By Bryan Murphy | Follow Me on Twitter @bryan_murphy10
The Bruins won the President’s Trophy as the top team in the NHL. However, the honor of the top seed in the Eastern Conference may not be going towards Boston.
With the NHL’s 24-team playoff format, the Bruins, along with the other top four teams in the Eastern Conference, will play a round-robin in order to determine the No. 1-4 seeds. The other teams are the Washington Capitals, the Tampa Bay Lightning and the Philadelphia Flyers.
In the regular season, the Bruins went 3-3-4 against the combination of the three teams. The Bruins did not have a winning record against any of them, going 1-0-2 against the Flyers, 1-2-1 against the Lightning, and 1-1-1 against the Capitals. But the Bruins played competitively in all of those games, with seven of the 10 matchup being one-goal games and two out of the other three were finished with a two-goal difference (the outlier being the Bruins’ 7-3 throttling of the Capitals on Dec. 23).
Now, with the much-extended layoff, nobody has any idea what any of these teams will look at come playoff time. It’s almost unfair to analyze what happened in the regular season and predict what will happen in the playoffs but hey, you have to look somewhere.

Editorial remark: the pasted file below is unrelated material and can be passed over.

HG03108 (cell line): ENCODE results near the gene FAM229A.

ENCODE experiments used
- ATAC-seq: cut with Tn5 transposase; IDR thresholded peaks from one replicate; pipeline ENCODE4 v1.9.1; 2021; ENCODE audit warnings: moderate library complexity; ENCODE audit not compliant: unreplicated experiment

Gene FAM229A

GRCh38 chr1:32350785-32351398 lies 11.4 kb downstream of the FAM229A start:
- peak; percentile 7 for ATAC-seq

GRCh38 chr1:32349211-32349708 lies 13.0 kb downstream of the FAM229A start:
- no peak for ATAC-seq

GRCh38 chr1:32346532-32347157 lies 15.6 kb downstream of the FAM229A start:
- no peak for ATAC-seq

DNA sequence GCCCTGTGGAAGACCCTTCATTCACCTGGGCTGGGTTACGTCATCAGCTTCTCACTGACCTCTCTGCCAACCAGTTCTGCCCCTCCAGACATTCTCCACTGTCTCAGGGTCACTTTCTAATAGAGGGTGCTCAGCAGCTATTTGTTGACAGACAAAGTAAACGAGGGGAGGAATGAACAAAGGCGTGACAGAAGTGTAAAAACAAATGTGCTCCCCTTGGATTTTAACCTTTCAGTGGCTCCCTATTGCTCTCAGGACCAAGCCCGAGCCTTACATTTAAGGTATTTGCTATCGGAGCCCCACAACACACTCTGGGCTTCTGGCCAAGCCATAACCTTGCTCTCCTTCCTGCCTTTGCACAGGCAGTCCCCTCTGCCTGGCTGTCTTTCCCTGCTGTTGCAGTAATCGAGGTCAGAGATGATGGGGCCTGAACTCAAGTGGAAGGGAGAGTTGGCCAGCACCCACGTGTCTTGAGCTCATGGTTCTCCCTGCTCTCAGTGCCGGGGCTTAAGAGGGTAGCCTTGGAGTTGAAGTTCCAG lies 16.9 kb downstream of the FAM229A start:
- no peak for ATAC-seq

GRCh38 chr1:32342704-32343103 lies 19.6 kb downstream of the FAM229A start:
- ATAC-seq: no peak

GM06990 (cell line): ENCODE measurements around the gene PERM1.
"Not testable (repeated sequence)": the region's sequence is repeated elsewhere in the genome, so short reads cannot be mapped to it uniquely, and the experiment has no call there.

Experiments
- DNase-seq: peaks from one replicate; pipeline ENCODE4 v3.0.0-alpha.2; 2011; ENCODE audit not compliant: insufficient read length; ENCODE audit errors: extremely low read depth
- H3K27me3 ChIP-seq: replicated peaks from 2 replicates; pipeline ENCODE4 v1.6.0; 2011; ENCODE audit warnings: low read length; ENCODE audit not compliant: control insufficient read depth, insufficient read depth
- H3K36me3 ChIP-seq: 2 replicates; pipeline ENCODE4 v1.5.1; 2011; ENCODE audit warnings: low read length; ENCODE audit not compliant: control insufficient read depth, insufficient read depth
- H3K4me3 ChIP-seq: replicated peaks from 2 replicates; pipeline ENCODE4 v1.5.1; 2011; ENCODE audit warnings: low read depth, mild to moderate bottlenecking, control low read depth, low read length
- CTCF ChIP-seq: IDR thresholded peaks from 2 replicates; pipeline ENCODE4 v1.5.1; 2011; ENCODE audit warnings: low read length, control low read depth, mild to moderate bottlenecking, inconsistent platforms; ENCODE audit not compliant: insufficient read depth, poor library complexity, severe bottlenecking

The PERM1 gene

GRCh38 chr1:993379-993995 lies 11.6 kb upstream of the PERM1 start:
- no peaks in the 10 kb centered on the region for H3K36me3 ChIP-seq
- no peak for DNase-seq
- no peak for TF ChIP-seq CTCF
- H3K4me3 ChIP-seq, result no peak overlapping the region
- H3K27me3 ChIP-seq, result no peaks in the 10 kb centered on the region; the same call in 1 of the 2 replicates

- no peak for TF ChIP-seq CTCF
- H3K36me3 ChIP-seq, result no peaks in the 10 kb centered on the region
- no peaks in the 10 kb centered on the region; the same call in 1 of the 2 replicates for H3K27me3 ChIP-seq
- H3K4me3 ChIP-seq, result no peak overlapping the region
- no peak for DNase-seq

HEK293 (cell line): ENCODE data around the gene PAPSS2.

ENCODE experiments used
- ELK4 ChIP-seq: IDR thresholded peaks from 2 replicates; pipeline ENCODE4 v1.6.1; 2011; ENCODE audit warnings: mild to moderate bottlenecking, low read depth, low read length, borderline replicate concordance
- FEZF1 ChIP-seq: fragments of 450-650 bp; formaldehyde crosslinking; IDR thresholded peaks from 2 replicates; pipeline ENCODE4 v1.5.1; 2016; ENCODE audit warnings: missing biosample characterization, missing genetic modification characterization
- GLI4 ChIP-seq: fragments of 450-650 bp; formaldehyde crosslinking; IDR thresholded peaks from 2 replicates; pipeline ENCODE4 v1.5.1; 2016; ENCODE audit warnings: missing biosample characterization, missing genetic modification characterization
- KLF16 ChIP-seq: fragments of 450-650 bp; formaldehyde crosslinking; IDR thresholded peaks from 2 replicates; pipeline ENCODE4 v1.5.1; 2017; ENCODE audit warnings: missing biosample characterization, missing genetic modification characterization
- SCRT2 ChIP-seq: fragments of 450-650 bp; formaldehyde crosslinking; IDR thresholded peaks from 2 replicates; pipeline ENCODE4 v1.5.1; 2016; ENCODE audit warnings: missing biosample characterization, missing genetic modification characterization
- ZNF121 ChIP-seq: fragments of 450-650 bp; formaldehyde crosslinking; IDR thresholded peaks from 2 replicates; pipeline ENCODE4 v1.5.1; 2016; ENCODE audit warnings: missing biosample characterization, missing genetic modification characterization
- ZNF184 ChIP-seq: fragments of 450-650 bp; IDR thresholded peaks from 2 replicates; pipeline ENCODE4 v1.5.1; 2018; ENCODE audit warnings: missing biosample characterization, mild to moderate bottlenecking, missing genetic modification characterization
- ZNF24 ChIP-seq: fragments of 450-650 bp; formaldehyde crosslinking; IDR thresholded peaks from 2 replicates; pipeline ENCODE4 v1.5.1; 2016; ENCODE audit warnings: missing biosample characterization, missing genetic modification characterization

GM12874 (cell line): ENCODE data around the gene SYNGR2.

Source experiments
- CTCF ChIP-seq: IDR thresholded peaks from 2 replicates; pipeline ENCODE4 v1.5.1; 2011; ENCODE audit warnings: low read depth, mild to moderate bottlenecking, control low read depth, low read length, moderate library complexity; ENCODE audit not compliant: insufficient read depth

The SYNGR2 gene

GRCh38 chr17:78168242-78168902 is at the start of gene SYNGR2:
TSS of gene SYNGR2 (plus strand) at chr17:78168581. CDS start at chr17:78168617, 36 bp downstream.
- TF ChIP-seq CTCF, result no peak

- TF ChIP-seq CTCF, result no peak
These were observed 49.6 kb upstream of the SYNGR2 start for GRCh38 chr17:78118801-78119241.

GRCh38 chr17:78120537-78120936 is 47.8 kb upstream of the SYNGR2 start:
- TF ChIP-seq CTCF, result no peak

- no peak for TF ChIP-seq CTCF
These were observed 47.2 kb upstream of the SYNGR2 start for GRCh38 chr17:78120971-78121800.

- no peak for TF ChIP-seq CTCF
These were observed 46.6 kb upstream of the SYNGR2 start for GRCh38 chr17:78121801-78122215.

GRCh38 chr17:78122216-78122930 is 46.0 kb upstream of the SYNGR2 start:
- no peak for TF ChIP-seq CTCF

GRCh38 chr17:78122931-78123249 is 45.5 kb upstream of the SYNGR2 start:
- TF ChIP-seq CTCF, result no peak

If the season had not shut down and the Bruins were squaring off for a normal playoff series, there probably would have been no worse team to face then the Philadelphia Flyers.
The final game before the break was a 2-0 win for the Bruins over the Flyers, snapping a nine-game winning streak for Philly. The Flyers were primed to be the hottest team in hockey heading into the postseason. But now? That momentum is long gone.
You have to go back to 2011 to find the last time the Bruins and Flyers squared off in the postseason. The Bruins made quick business of the Flyers in the Eastern Conference semifinals with a 4-0 sweep, just one year removed from the epic collapse of a 3-0 series lead and 3-0 Game 7 lead for Boston against Philadelphia.
Simon Gagne still haunts me to this day.
The 2020 Flyers have a deep offensive group. Travis Konecny had a breakout season, Kevin Hayes showed he very much was worth the money. The core of Claude Giroux, Sean Couturier, and Jakub Voracek are still performing at a high level. It’s a fairly young team that has Alain Vigneault’s postseason experience at the helm. And it’s a team that no one should want to match up with.
The real test will be in the net. Carter Hart will dip his toes into the NHL postseason for the first time. He’s a young kid but a stud in the making. The Flyers very much will rely on him to make a Jordan Binnington-Esque run in these playoffs.
Ultimately, the Flyers were one of the teams that were hurt the most by the hiatus and I think will benefit the most, along with the Bruins, by the round-robin to get their momentum back.
Tampa Bay Lightning